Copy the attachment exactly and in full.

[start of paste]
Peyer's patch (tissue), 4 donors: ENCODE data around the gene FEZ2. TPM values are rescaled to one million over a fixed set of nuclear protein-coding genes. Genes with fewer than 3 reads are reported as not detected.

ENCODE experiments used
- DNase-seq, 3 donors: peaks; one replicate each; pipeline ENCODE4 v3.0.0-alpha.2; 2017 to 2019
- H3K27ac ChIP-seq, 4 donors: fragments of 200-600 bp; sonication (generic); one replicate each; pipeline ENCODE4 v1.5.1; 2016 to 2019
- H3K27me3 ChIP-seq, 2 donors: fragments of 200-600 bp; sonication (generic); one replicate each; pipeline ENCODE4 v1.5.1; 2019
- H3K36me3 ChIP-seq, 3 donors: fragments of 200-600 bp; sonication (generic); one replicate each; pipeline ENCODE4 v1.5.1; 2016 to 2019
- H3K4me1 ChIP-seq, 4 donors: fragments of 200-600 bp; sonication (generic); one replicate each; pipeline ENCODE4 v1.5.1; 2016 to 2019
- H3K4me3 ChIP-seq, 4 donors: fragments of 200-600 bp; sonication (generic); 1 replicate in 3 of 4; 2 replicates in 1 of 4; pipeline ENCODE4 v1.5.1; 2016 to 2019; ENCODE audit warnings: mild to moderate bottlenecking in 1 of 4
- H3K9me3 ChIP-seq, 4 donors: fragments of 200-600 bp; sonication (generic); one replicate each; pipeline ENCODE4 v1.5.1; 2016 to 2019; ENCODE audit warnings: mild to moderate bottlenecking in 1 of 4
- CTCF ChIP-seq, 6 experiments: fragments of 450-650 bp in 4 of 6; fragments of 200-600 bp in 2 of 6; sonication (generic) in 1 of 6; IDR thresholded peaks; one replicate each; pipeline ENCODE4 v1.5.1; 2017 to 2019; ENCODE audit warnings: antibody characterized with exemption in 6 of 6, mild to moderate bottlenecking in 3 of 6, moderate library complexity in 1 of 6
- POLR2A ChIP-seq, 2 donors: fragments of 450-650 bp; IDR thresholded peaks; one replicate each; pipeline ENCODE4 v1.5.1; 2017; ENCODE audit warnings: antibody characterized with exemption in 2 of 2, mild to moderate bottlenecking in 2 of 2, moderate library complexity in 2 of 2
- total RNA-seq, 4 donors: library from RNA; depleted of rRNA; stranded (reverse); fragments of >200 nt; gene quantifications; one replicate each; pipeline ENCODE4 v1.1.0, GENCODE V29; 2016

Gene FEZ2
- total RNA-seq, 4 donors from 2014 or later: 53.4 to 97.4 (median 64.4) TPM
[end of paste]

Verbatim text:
Peyer's patch (tissue), 4 donors: ENCODE data around the gene FEZ2. TPM values are rescaled to one million over a fixed set of nuclear protein-coding genes. Genes with fewer than 3 reads are reported as not detected.

ENCODE experiments used
- DNase-seq, 3 donors: peaks; one replicate each; pipeline ENCODE4 v3.0.0-alpha.2; 2017 to 2019
- H3K27ac ChIP-seq, 4 donors: fragments of 200-600 bp; sonication (generic); one replicate each; pipeline ENCODE4 v1.5.1; 2016 to 2019
- H3K27me3 ChIP-seq, 2 donors: fragments of 200-600 bp; sonication (generic); one replicate each; pipeline ENCODE4 v1.5.1; 2019
- H3K36me3 ChIP-seq, 3 donors: fragments of 200-600 bp; sonication (generic); one replicate each; pipeline ENCODE4 v1.5.1; 2016 to 2019
- H3K4me1 ChIP-seq, 4 donors: fragments of 200-600 bp; sonication (generic); one replicate each; pipeline ENCODE4 v1.5.1; 2016 to 2019
- H3K4me3 ChIP-seq, 4 donors: fragments of 200-600 bp; sonication (generic); 1 replicate in 3 of 4; 2 replicates in 1 of 4; pipeline ENCODE4 v1.5.1; 2016 to 2019; ENCODE audit warnings: mild to moderate bottlenecking in 1 of 4
- H3K9me3 ChIP-seq, 4 donors: fragments of 200-600 bp; sonication (generic); one replicate each; pipeline ENCODE4 v1.5.1; 2016 to 2019; ENCODE audit warnings: mild to moderate bottlenecking in 1 of 4
- CTCF ChIP-seq, 6 experiments: fragments of 450-650 bp in 4 of 6; fragments of 200-600 bp in 2 of 6; sonication (generic) in 1 of 6; IDR thresholded peaks; one replicate each; pipeline ENCODE4 v1.5.1; 2017 to 2019; ENCODE audit warnings: antibody characterized with exemption in 6 of 6, mild to moderate bottlenecking in 3 of 6, moderate library complexity in 1 of 6
- POLR2A ChIP-seq, 2 donors: fragments of 450-650 bp; IDR thresholded peaks; one replicate each; pipeline ENCODE4 v1.5.1; 2017; ENCODE audit warnings: antibody characterized with exemption in 2 of 2, mild to moderate bottlenecking in 2 of 2, moderate library complexity in 2 of 2
- total RNA-seq, 4 donors: library from RNA; depleted of rRNA; stranded (reverse); fragments of >200 nt; gene quantifications; one replicate each; pipeline ENCODE4 v1.1.0, GENCODE V29; 2016

Gene FEZ2
- total RNA-seq, 4 donors from 2014 or later: 53.4 to 97.4 (median 64.4) TPM